Results 1 to 9 of 9

Math Help - Quick question related to limits

  1. #1
    Junior Member
    Joined
    Apr 2012
    From
    australia
    Posts
    30

    Quick question related to limits

    say we want the limit of x -> -4 for f(x) = (2x^2 + 6x + 8) / (x^2 + 4)

    is it not possible to simplify the numerator? I am guessing I did the wrong thing when I simplified the numerator to 2((x + 2)(x + 4))?

    So I have some questions.

    1. Is it possible to simplify the numerator?
    2. If the numerator was actually 2((x + 2)(x + 4))... would the limit of x -> -4 be 0.5?
    3. Is the answer to the original question infinity?

    Thanks guys.
    Follow Math Help Forum on Facebook and Google+

  2. #2
    MHF Contributor
    Joined
    Oct 2009
    Posts
    5,535
    Thanks
    778

    Re: Quick question related to limits

    Quote Originally Posted by SplashDamage View Post
    say we want the limit of x -> -4 for f(x) = (2x^2 + 6x + 8) / (x^2 + 4)

    is it not possible to simplify the numerator? I am guessing I did the wrong thing when I simplified the numerator to 2((x + 2)(x + 4))?
    2((x + 2)(x + 4)) = 2x + 12x + 16, not 2x + 6x + 8. The latter polynomial has no real roots, so it cannot be factored over reals.

    Quote Originally Posted by SplashDamage View Post
    1. Is it possible to simplify the numerator?
    No.
    Quote Originally Posted by SplashDamage View Post
    2. If the numerator was actually 2((x + 2)(x + 4))... would the limit of x -> -4 be 0.5?
    The limit would be 0 because x - 4 = 0 when x = -4.
    Quote Originally Posted by SplashDamage View Post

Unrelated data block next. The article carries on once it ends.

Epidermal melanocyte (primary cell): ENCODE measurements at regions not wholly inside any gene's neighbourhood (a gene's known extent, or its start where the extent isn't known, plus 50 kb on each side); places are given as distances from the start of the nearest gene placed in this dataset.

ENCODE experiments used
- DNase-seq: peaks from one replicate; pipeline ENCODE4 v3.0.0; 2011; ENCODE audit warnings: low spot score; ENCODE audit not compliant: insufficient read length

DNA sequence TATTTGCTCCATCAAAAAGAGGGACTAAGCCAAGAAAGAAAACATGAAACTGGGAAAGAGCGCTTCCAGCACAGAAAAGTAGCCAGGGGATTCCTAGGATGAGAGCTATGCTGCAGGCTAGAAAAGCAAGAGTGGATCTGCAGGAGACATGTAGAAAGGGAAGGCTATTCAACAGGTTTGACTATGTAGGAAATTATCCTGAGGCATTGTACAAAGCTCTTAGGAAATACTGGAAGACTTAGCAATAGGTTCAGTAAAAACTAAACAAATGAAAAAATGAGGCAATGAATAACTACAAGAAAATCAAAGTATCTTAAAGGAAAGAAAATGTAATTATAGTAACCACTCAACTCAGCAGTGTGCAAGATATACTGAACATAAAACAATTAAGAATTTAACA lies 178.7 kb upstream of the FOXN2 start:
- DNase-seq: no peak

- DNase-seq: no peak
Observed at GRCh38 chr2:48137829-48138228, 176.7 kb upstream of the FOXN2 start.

3. Is the answer to the original question infinity?
    No, it's 4/5. The denominator is never zero, so the function is continuous for all x, and its limit is its value.
    Follow Math Help Forum on Facebook and Google+

  3. #3
    Junior Member
    Joined
    Apr 2012
    From
    australia
    Posts
    30

    Re: Quick question related to limits

    Ok thanks. I see what I did wrong now. Also:

    Basically I have no idea what this is trying to tell me. This is from the online lecture notes my lecturer put up. I have no idea what is going on, and no idea what h is.



    1. Can someone please explain what is going on in steps, really simply.
    2. what is h?

    I know the basic idea is to make the two points closer and closer together, and then get the gradient of those two points when they are almost identical... But as you can see I don't get how to do it and what this is telling me.
    Follow Math Help Forum on Facebook and Google+

  4. #4
    MHF Contributor
    Joined
    Oct 2009
    Posts
    5,535
    Thanks
    778

    Re: Quick question related to limits

    Quote Originally Posted by SplashDamage View Post
    Basically I have no idea what this is trying to tell me. This is from the online lecture notes my lecturer put up. I have no idea what is going on, and no idea what h is.
    There is not much to explain. P and Q are points on the parabola. The number h is the difference between the x-coordinates of P and Q. The slope of the line PQ, by definition, is the difference of the y-coordinates divided by the difference of the x-coordinates. Let's denote f(x) = x. It is assumed that P has coordinates (1, f(1)) = (1, 1), so Q has coordinates (1 + h, f(1 + h)) = (1 + h, (1 + h)). Therefore, the slope is (f(1 + h) - f(1)) / h. As h tends to zero, the line PQ becomes the tangent to the parabola at P. (This last statement is informal at this point.)
    Follow Math Help Forum on Facebook and Google+

  5. #5
    Junior Member
    Joined
    Apr 2012
    From
    australia
    Posts
    30

    Re: Quick question related to limits

    Ah ok, so h is just the difference between x1 and x2?

    Makes sense to me. Thanks man.
    Follow Math Help Forum on Facebook and Google+

  6. #6
    MHF Contributor
    Prove It's Avatar
    Joined
    Aug 2008
    Posts
    11,547
    Thanks
    1418

    Re: Quick question related to limits

    Quote Originally Posted by SplashDamage View Post
    say we want the limit of x -> -4 for f(x) = (2x^2 + 6x + 8) / (x^2 + 4)

    is it not possible to simplify the numerator? I am guessing I did the wrong thing when I simplified the numerator to 2((x + 2)(x + 4))?

    So I have some questions.

    1. Is it possible to simplify the numerator?
    2. If the numerator was actually 2((x + 2)(x + 4))... would the limit of x -> -4 be 0.5?
    3. Is the answer to the original question infinity?